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Funding Partnership
5/18/2015 12:00 AM
The U.S. Department of Labor, in partnership with the Department of Commerce, the Small Business Administration and the Appalachian Regional Commission (ARC), has announced the availability of up to $35.5 million to help communities and workers successfully adapt to changes in the coal industry and power sector.

The U.S. Department of Labor (DOL), in partnership with the Department of Commerce (DOC), the Small Business Administration (SBA) and the Appalachian Regional Commission (ARC) has announced the availability of up to $35.5 million to help communities and workers successfully adapt to changes in the coal industry and power sector.

“Recent changes in the energy economy have had a profound impact on Appalachian families and communities that have been sustained by the coal industry for generations,” said U.S. Secretary of Labor Thomas E. Perez, in a statement. “We have a moral imperative to work together to ensure we all succeed. That’s what the POWER initiative is all about — developing truly cohesive relationships at the federal, state and local level to create real economic opportunities for families throughout the region.”

DOL said the grant is being made available as part of the Partnerships for Opportunity and Workforce and Economic Revitalization initiative, better known as POWER, and led by the Commerce Department's Economic Development Agency.

According to the release, up to $20 million will be made available through the Department of Labor, up to $12.5 million in funding through the Department of Commerce, up to $2.5 million through the Small Business Administration and up to $500,000 through Appalachian Regional Commission.

Eligible entities will include partnerships of regionally-driven economic development and workforce development organizations in impacted coal communities, DOL said.

The deadline to submit an application for DOC, SBA and ARC funding is July 10, 2015. DOL funding applications will be accepted on a rolling basis.

To see the complete funding opportunity, visit www.grants.gov and search FON# POWER2015.

5/11/2015 12:00 AM

Personnel from the National Endowment for the Humanities and the Institute of Museum and Library Services recently joined university, foundation and other nonprofit officials to explore the potential for crowdsourcing to broaden the reach of a diverse array of institutions.

Personnel from the National Endowment for the Humanities (NEH) and the Institute of Museum and Library Services (IMLS) recently joined university, foundation and other nonprofit officials to explore the potential for crowdsourcing to broaden the reach of a diverse array of institutions. The meeting, which took place May 6–8, included lead organizers such as Dartmouth College and the University of Maryland-College Park, with additional support from the Alfred P. Sloan Foundation.

“Engaging the Public: Best Practices in Crowdsourcing Across the Disciplines” brought together over 60 invited stakeholders from the humanities, sciences and cultural heritage domains to share their experiences managing digital projects that invite contributions from virtual volunteers, NEH said in a release. The event, which was part of a series of IMLS-funded workshops, will help shape the Crowd Consortium for Libraries and Archives (CCLA), a forum that enables a national conversation about the most pressing needs and challenges regarding crowdsourcing in the cultural heritage domain, the agency said.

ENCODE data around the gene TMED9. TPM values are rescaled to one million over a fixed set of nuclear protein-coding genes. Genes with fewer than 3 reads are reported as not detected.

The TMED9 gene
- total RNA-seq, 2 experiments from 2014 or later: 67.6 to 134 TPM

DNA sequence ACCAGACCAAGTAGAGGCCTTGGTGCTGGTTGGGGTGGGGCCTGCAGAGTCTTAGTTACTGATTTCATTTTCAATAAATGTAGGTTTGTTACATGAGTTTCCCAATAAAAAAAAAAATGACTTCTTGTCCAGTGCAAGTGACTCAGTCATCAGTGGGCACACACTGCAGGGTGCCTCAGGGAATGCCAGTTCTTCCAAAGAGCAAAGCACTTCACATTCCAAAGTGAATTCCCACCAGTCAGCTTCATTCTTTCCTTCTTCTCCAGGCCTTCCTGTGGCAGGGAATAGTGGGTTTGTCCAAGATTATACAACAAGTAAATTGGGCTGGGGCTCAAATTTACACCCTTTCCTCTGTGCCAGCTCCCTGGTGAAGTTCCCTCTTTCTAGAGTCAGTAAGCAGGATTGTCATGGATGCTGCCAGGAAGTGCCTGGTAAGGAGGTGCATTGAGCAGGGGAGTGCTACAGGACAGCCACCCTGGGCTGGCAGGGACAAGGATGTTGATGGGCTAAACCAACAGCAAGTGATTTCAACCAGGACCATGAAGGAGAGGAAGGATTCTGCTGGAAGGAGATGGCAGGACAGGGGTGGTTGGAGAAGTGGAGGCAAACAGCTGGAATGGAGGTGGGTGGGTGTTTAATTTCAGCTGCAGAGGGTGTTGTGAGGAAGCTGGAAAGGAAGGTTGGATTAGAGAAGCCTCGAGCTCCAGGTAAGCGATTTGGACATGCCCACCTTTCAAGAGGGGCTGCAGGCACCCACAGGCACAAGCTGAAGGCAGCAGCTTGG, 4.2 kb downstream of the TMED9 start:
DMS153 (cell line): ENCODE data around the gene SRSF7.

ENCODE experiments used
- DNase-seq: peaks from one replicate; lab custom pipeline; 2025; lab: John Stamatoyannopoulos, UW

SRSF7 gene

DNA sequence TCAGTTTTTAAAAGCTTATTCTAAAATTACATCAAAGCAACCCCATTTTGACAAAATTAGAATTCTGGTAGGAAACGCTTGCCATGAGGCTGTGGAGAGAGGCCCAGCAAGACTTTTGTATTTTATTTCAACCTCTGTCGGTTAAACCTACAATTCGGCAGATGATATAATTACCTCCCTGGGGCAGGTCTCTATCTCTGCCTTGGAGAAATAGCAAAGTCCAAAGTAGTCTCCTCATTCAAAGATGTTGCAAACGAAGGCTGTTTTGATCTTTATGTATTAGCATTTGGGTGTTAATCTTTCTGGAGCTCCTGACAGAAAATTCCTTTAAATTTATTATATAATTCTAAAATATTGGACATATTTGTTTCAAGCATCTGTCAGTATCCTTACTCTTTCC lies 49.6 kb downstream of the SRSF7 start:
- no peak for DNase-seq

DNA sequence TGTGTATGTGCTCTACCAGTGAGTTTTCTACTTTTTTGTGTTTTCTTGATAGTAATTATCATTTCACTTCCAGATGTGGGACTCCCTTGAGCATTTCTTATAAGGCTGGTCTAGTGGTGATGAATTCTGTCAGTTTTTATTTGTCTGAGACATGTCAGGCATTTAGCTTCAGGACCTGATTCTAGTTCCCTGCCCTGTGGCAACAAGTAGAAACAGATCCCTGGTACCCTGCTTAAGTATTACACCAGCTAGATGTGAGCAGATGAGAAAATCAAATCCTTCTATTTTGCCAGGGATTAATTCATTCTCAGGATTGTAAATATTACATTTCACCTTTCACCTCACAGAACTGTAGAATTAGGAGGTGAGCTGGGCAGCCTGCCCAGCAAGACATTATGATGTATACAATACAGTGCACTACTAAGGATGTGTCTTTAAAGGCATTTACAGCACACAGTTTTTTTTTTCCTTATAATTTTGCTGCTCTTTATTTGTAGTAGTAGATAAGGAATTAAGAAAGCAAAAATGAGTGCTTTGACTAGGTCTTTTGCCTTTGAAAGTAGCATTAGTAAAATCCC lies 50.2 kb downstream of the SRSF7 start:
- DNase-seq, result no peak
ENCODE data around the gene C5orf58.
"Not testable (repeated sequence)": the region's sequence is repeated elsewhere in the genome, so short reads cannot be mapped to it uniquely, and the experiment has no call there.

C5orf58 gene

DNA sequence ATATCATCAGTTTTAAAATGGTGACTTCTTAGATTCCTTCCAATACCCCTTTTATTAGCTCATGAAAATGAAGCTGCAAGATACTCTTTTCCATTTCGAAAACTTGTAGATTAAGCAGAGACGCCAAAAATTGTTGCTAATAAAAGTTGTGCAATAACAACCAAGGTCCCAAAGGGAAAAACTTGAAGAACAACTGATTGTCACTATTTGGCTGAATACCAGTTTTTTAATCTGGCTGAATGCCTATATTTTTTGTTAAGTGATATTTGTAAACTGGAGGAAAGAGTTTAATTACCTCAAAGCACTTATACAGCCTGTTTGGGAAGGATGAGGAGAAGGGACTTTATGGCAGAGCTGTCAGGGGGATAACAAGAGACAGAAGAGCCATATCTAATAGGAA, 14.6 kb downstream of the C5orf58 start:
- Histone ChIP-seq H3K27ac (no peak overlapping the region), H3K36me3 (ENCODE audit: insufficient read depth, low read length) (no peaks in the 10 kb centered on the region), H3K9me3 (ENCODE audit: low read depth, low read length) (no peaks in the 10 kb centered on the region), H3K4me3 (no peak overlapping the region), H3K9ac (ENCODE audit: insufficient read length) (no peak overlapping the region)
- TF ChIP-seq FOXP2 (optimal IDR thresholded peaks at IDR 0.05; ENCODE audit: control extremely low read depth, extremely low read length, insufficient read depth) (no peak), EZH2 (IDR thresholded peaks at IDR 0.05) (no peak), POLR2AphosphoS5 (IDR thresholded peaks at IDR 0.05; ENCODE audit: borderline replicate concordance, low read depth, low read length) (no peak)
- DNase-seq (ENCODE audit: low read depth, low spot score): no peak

Meeting participants included well-known humanities scholars, scientific researchers and experts from a range of libraries, archives and museums, including:

  • Project director Mary Flanagan, Sherman Fairchild Distinguished Professor in Digital Humanities and director of Tiltfactor Lab at Dartmouth College;
  • Chris Lintott, professor of astrophysics and citizen science at Oxford University and co-founder of the citizen science initiative Zooniverse; and
  • Ben Vershbow, director of NYPL Labs at the New York Public Library.

To see the group's complete agenda or to learn more, visit www.crowdconsortium.org.

5/4/2015 12:00 AM
The U.S. Fish and Wildlife Service (USFWS) is currently accepting proposals for the FY2016 Tribal Wildlife Grants (TWG) Program.

The U.S. Fish and Wildlife Service (USFWS) is currently accepting proposals for the FY2016 Tribal Wildlife Grants (TWG) Program to develop and implement programs for the benefit of wildlife and their habitat, including species of Native American cultural or traditional importance and species that are not hunted or fished.

According to the TWG webpage, grantee activities may include but are not limited to: planning for wildlife and habitat conservation, fish and wildlife conservation and management actions, fish and wildlife related laboratory and field research, natural history studies, habitat mapping, field surveys and population monitoring, habitat preservation, conservation easements, and public education that is relevant to the project.

Funding may also be used for salaries, equipment, consultant services, subcontracts, acquisitions and travel, USFWS said. Applicants are encouraged to work with their regional Native American Liaisons to develop proposals that score as many points as possible.  

The deadline to submit a proposal is Oct. 30, 2015.

To view the complete application kit, visit www.fws.gov/nativeamerican/grants.html.

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